Microscopically, GCT is composed of sheets of large polygonal tumors cells having abundant eosinophilic granular cytoplasm, round to oval centrally or eccentrically located nuclei with mild variation in size, and occasional small nucleoli. The granularity of the cytoplasm is caused by the massive accumulation of lysosomes which gives a positive reaction to CD68 and periodic acid–Schiff stain.[9] However, CD68 reaction was negative in our case. In the present case, the tumor cells were positive for S-100 protein and NSE, which supports the Schwann cell differentiation.

Malignant GCTs account for < 2% of all GCTs. Malignant GCTs are usually large and deep-seated.[1] Fanburg-Smith et al. classified GCT on the basis of six histological criteria as benign, atypical, and malignant. These criteria include necrosis, spindling, vesicular nuclei with large nucleoli, increased mitotic activity (>2 mitoses/10 high-power fields at ×200 magnification), high nuclear-cytoplasmic ratio, and pleomorphism. Tumors that fulfill 3 or more criteria were classified as histologically malignant, one or two criteria were classified as atypical, and those that displayed only focal pleomorphism, but fulfilled none of the other criteria, were classified as benign.[1]

The origin of GCT is still unknown and ongoing.[2] The cell of origin is now accepted to be the Schwann cell. It shows strong S-100 protein expression on immunohistochemistry.[10]

GCT may give an impression of malignancy to the clinician, but a careful microscopic examination with attention to size can resolve the confusion. The common preoperative clinical diagnoses are dermatofibroma, fibromatosis, keloid, or lipoma. The differential diagnosis includes rhabdomyoma, rhabdomyosarcoma, alveolar soft part sarcoma, hibernoma, dermatofibroma, dermatofibrosarcoma protuberans, schwannoma, neurofibroma, paraganglioma, oncocytic neoplasms, leiomyosarcoma, melanoma, and metastatic renal cell carcinoma. Rhabdomyosarcoma reveals characteristic rhabdomyoblasts with positivity for desmin and myogenin. Alveolar soft part sarcoma shows marked nuclear pleomorphism and prominent nucleoli, with an alveolar arrangement. In hibernoma, the tumor cells have vacuolated cytoplasm. Paraganglioma does not occur in the extremities and shows moderate nuclear pleomorphism, with positivity for chromogranin and synaptophysin. Epithelioid sarcoma displays vesicular nuclei with large nucleoli in the background of necrosis and inflammatory cells and positivity for cytokeratin and epithelial membrane antigen. Metastatic renal cell carcinoma is negative for the S-100 protein.[2],[9]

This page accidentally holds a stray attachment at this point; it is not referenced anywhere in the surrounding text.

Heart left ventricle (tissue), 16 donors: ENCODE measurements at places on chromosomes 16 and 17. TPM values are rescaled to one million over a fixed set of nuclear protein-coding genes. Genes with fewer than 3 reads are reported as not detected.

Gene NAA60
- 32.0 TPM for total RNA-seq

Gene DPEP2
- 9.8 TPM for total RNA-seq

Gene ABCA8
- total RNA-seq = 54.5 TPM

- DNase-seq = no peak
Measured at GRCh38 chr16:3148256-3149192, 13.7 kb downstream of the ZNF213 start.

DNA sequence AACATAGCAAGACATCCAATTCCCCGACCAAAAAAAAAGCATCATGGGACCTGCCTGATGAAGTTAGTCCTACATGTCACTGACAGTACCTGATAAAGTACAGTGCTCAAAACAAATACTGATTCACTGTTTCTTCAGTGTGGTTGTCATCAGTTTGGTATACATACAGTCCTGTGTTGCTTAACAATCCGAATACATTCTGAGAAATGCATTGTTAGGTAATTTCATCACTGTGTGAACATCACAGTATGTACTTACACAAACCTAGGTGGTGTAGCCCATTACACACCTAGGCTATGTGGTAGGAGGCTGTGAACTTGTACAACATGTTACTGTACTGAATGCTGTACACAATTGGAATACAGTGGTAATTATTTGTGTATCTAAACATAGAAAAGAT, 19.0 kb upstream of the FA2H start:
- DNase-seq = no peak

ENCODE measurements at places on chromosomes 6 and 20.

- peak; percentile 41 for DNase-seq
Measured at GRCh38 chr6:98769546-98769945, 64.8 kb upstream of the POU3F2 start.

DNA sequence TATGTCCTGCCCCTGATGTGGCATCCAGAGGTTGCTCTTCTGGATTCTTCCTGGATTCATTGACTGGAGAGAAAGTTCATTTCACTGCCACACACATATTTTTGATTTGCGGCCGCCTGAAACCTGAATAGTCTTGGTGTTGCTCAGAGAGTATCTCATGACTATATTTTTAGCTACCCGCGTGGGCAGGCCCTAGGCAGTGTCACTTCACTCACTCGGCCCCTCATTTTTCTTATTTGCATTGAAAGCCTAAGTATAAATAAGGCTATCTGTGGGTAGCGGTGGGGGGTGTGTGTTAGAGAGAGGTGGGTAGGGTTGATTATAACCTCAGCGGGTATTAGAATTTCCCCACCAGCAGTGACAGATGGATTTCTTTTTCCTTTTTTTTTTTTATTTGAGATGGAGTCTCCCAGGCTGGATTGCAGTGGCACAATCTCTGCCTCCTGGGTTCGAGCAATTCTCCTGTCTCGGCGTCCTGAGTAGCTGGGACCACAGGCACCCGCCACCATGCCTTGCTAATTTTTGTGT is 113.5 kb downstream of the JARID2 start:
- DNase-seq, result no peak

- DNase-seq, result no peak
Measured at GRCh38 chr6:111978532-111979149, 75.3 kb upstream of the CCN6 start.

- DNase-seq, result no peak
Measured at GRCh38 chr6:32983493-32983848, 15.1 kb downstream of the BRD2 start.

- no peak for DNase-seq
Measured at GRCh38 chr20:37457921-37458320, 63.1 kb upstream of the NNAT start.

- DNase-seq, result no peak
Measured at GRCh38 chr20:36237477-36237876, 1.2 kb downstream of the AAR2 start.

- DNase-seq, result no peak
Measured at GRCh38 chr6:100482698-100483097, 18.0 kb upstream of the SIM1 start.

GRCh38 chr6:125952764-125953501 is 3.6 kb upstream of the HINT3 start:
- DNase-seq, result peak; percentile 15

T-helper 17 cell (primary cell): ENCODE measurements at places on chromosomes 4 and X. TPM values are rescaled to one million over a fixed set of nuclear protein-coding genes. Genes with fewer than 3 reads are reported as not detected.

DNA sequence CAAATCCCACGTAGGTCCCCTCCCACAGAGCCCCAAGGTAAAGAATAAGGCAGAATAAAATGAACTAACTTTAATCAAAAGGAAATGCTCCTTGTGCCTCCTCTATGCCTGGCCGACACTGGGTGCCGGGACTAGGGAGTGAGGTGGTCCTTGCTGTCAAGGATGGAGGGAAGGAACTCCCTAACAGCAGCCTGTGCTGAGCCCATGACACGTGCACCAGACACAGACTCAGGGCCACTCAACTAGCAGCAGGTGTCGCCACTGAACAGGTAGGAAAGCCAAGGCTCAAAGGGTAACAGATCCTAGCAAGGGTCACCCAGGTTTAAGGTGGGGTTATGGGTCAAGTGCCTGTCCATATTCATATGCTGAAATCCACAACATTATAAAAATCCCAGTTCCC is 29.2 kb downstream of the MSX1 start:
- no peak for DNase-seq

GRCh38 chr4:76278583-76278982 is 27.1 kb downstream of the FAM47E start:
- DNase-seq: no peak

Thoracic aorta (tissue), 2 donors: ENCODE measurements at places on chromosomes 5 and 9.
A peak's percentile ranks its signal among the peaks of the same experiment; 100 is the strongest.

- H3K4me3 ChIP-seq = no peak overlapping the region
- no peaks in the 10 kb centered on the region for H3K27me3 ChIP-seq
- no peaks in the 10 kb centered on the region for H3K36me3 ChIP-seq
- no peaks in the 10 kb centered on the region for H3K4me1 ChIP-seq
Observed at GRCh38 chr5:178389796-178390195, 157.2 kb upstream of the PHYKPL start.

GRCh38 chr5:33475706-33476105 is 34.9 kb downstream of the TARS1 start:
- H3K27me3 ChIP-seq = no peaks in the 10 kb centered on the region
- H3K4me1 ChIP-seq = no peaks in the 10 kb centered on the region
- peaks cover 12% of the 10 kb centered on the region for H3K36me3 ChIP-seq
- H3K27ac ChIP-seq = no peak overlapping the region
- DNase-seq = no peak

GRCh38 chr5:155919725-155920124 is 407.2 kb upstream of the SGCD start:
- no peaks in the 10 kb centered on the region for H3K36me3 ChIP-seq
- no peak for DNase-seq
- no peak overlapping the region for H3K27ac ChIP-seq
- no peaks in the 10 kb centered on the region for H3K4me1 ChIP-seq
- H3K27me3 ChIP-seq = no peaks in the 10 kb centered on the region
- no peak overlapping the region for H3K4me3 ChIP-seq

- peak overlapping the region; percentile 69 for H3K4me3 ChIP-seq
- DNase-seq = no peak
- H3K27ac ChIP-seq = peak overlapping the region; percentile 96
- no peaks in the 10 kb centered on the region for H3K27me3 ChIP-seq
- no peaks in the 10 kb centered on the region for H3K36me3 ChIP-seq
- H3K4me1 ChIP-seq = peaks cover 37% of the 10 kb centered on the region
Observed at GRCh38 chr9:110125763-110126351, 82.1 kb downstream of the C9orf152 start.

Surgical wide excision with safe margins is the main-stay of treatment. Follow-up is necessary to monitor the recurrence and malignant transformation. Lack et al. reported an 8% recurrence rate in surgically treated cases.[10] The malignant variant is aggressive and can metastasized to bones, lungs, liver, and regional lymph nodes. Wide en bloc excision is recommended for malignant lesions. Chemotherapy, alone or in association with radiotherapy, is useful in malignant GCTs.[1]

  Conclusion Top

The GCT of hand is rare. Complete resection with disease-free margins is usually curative for benign GCT. Follow-up is required to monitor the recurrence and malignant transformation.

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Conflicts of interest

There are no conflicts of interest.

  References Top

Agarwal A, Sinha A, Rijal A, Karki S, Nizamani SM. Cytology diagnosis of granular cell tumor of umbilicus mimicking metastatic skin nodule and review of literature. Med Channel 2010;16:103-5.  Back to cited text no. 1
Loncar B, Marjanovic K, Pauzar B, Staklenac B. Granular cell tumor – Clinically presented as lymphadenopathy. Coll Antropol 2010;34:261-3.  Back to cited text no. 2
Fanburg-Smith JC, Meis-Kindblom JM, Fante R, Kindblom LG. Malignant granular cell tumor of soft tissue: Diagnostic criteria and clinicopathologic correlation. Am J Surg Pathol 1998;22:779-94.  Back to cited text no. 3
Price MF, Paletta CE, Woodberry KM. Granular cell tumor in a child's finger. Ann Plast Surg 2000;44:447-50.  Back to cited text no. 4
Elkousy H, Harrelson J, Dodd L, Martinez S, Scully S. Granular cell tumors of the extremities. Clin Orthop Relat Res 2000;380:191-8.  Back to cited text no. 5
Bielejeski TR. Granular-cell tumor (myoblastoma) of the hand. Report of a case. J Bone Joint Surg Am 1973;55:841-3.  Back to cited text no. 6
Maladry D, Revol M, Servant JM, Banzet P. Abrikossoff's tumor of the hand. Apropos of a case. Review of the literature. Ann Chir Main Memb Super 1991;10:167-70.  Back to cited text no. 7
Golchai J, Zargari O, Paknejadi MB. Multiple granular cell tumor in a teenager: Report of a case and review of the literature. Acta Med Iran 2004;42:228-31.  Back to cited text no. 8
Korambayil PM. Granular cell tumour of the hand. Indian J Plast Surg 2012;45:160-2.  Back to cited text no. 9
[PUBMED]  Medknow Journal  
Lack EE, Worsham GF, Callihan MD, Crawford BE, Klappenbach S, Rowden G, et al. Granular cell tumor: A clinicopathologic study of 110 patients. J Surg Oncol 1980;13:301-16.  Back to cited text no. 10


  [Figure 1], [Figure 2], [Figure 3], [Figure 4]